Lily Cole and partner Ray Spencer’s daughter, Esther who was born on February 18 of last year died aged 16 days after displaying signs of what was thought to be colic.
Having been born at 37 weeks she was a normal, healthy baby until the night of March 3, 2018, when she woke up screaming.
The couple, of South Lane, Cawthorne, nursed her through the night but her condition deteriorated rapidly and tests showed she had contracted streptococcus B meningitis, which took her life just three days later.
Lily, 23, gave birth to her second daughter, Elsie, on February 6 this year but the tot made the same ‘piercing scream’ on the anniversary of her sister’s death behaviour which prompted Lily and Ray, 31, to rush to Barnsley Hospital where they have been since.
“It was exactly a year after losing Esther we couldn’t believe it but I just knew something wasn’t right,” Lily, a teaching assistant, told the Chronicle. “It was the same cry and it’s something we’ll never forget.
“With Esther we were first-time parents where every cry is unknown so I phoned the chemist at 8am the following morning, who suggested to use Infacol and to monitor her for 24 hours.
“Just an hour later, Esther’s condition had deteriorated rapidly and I phoned 111 for advice, who suggested ringing 999 immediately.
“We arrived at Barnsley Hospital at about 9.15am and she spent the remainder of the day there before being transferred to Sheffield Children’s Hospital.
“Test results showed she had streptococcus B meningitis and on March 6 we had to make the heartbreaking decision to turn off Esther’s life support machine.
“Blood tests showed that Elsie also had the same streptococcus B infection, despite her having 48 hours of antibiotics after birth as a precaution because of what we went through before.
“Had we not gone to A and E immediately, our second baby daughter would have died on the same day as Esther did.
“It’s shocking just how quickly this illness takes hold but luckily this time we had recognised the signs a lot earlier and acted faster.”
Two in five adults are carriers of the bacteria but it only usually becomes a problem in pregnancy if it spreads to the baby as it did with Esther and Elsie whose infant immune systems struggle to cope with the effects.
Elsie, who will be transferred to Sheffield Children’s Hospital, will have a cannula fitted ahead of a three-week course of antibiotics after further meningitis tests this week came back negative leading Lily to issue a warning for parents to be aware.
“Doctors are treating her for streptococcus B sepsis until we get more results and Elsie will have a hearing test in the future, as well as close monitoring as she grows up,” she added.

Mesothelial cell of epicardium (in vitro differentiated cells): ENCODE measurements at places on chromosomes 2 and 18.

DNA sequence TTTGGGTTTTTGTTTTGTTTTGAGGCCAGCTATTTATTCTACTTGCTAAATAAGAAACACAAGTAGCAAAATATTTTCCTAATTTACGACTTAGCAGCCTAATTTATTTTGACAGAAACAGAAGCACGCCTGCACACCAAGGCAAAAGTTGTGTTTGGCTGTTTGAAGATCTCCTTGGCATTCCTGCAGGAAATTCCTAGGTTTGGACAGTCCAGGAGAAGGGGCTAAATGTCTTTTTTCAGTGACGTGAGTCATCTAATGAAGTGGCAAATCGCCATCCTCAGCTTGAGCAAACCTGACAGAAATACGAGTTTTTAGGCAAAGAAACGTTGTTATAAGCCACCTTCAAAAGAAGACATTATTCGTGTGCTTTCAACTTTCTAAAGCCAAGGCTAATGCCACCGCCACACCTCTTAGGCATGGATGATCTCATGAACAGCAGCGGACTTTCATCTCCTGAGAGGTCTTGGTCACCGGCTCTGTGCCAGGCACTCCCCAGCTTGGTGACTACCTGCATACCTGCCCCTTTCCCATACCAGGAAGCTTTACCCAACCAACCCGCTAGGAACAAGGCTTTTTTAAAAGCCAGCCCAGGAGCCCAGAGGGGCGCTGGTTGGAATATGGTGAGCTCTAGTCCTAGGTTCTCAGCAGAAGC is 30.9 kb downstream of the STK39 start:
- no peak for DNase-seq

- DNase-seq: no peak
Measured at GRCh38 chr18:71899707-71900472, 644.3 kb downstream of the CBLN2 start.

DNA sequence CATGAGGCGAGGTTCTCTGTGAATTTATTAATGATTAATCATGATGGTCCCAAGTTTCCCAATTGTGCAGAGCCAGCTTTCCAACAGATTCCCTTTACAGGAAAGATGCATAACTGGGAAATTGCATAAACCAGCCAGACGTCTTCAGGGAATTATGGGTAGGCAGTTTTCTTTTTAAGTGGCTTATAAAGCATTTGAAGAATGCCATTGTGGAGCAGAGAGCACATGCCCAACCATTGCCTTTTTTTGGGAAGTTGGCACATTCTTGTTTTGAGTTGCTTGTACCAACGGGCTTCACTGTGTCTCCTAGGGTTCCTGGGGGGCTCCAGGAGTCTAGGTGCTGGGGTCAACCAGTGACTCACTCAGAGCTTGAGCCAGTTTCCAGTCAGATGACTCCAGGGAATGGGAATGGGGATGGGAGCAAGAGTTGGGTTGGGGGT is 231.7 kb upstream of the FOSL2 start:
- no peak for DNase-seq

“Most adults will never be aware that they are carriers of the bacteria as it never really affects them, but for babies it’s linked to meningitis and can prove to be fatal as we know firsthand.
“Time really is crucial in cases like this as their bodies are so small they cannot efficiently fight the infection without having rapid treatment.
“We’re hoping and praying for good news and a happy and healthy little girl but we’re so lucky we spotted the signs early this time otherwise it doesn’t bear thinking about.
“There’s a lot to learn being a new parent but my advice is for people to make sure they know the signs and get treatment straight away.”
The signs parents MUST look for
STREPTOCOCCUS B is the biggest cause of neonatal meningitis in newborn babies, according to a charity which has urged parents to trust their instincts before it could be too late.
There are around 250 cases each year in the UK and ten to 12 per cent of these cases are fatal, according to Meningitis Now while up to half of survivors may be left with long-term effects.
Although most adult carriers build up a natural immunity, the opposite can happen for newborn babies whose immune systems have not developed sufficiently to battle the bacteria.
Fever; reluctance to feed; vomiting; irritability; unusual breathing; blotchy skin; high-pitched cries; a swollen abdomen; a rash which does not fade under pressure and dry nappies.
A spokesperson from Meningitis Now said: “There is currently no vaccine to protect against streptococcus B and no national screening programme in the UK to routinely check all pregnant women to see if they are carrying the bacteria.
“However, a risk-based strategy is used and antibiotics can be given to women at increased risk during labour and also to babies immediately after birth.
“The signs and symptoms of meningitis or septicaemia are often non-specific at first and can be difficult to recognise in very young babies, so our advice is for parents to trust their instincts and seek urgent medical attention if they suspect their child is ill.
“Babies need rapid admission to hospital and urgent treatment with antibiotics.”